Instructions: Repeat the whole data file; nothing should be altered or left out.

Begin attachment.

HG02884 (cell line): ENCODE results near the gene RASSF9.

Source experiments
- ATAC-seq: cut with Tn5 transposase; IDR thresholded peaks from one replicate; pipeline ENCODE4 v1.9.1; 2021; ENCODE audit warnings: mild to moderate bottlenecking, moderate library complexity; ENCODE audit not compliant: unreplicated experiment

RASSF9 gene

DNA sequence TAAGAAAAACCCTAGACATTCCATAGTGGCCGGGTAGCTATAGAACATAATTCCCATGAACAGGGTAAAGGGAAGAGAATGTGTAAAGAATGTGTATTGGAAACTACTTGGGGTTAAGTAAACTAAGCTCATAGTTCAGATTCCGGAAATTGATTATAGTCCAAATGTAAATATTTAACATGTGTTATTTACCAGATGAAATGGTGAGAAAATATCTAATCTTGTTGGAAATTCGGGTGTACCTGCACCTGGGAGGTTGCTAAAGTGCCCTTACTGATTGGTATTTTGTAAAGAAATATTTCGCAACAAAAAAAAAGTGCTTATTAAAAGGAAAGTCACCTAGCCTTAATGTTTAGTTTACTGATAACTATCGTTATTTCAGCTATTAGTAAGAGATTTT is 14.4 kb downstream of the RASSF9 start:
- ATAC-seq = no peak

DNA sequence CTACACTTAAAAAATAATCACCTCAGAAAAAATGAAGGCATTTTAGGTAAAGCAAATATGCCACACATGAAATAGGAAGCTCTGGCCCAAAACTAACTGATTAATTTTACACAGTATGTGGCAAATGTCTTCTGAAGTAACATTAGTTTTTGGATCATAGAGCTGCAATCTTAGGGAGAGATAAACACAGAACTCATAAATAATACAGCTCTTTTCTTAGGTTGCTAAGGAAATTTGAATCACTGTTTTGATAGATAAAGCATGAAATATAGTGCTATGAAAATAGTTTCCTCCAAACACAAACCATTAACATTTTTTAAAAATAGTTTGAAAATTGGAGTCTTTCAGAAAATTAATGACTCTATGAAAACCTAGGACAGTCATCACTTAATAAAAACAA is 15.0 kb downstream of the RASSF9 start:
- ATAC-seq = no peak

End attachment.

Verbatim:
HG02884 (cell line): ENCODE results near the gene RASSF9.

Source experiments
- ATAC-seq: cut with Tn5 transposase; IDR thresholded peaks from one replicate; pipeline ENCODE4 v1.9.1; 2021; ENCODE audit warnings: mild to moderate bottlenecking, moderate library complexity; ENCODE audit not compliant: unreplicated experiment

RASSF9 gene

DNA sequence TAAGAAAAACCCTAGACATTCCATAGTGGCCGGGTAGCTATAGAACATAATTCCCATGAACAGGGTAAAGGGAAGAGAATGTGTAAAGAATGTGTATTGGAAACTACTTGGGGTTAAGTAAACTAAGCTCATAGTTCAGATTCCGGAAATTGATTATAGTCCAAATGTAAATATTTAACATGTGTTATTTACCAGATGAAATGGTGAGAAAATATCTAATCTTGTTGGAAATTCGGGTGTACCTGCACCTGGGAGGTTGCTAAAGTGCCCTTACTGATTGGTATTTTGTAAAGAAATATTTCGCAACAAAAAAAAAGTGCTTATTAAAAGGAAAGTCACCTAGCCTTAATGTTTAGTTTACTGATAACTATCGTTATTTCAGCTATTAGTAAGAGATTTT is 14.4 kb downstream of the RASSF9 start:
- ATAC-seq = no peak

DNA sequence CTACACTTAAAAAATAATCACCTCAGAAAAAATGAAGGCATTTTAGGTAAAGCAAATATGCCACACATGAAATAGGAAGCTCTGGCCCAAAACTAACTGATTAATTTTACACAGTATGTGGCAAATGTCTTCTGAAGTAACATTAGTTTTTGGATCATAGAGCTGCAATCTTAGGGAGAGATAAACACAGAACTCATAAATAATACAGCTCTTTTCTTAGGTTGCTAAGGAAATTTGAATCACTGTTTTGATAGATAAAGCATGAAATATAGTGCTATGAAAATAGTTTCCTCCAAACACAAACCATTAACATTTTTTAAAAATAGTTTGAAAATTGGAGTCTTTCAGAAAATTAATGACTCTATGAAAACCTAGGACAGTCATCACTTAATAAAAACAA is 15.0 kb downstream of the RASSF9 start:
- ATAC-seq = no peak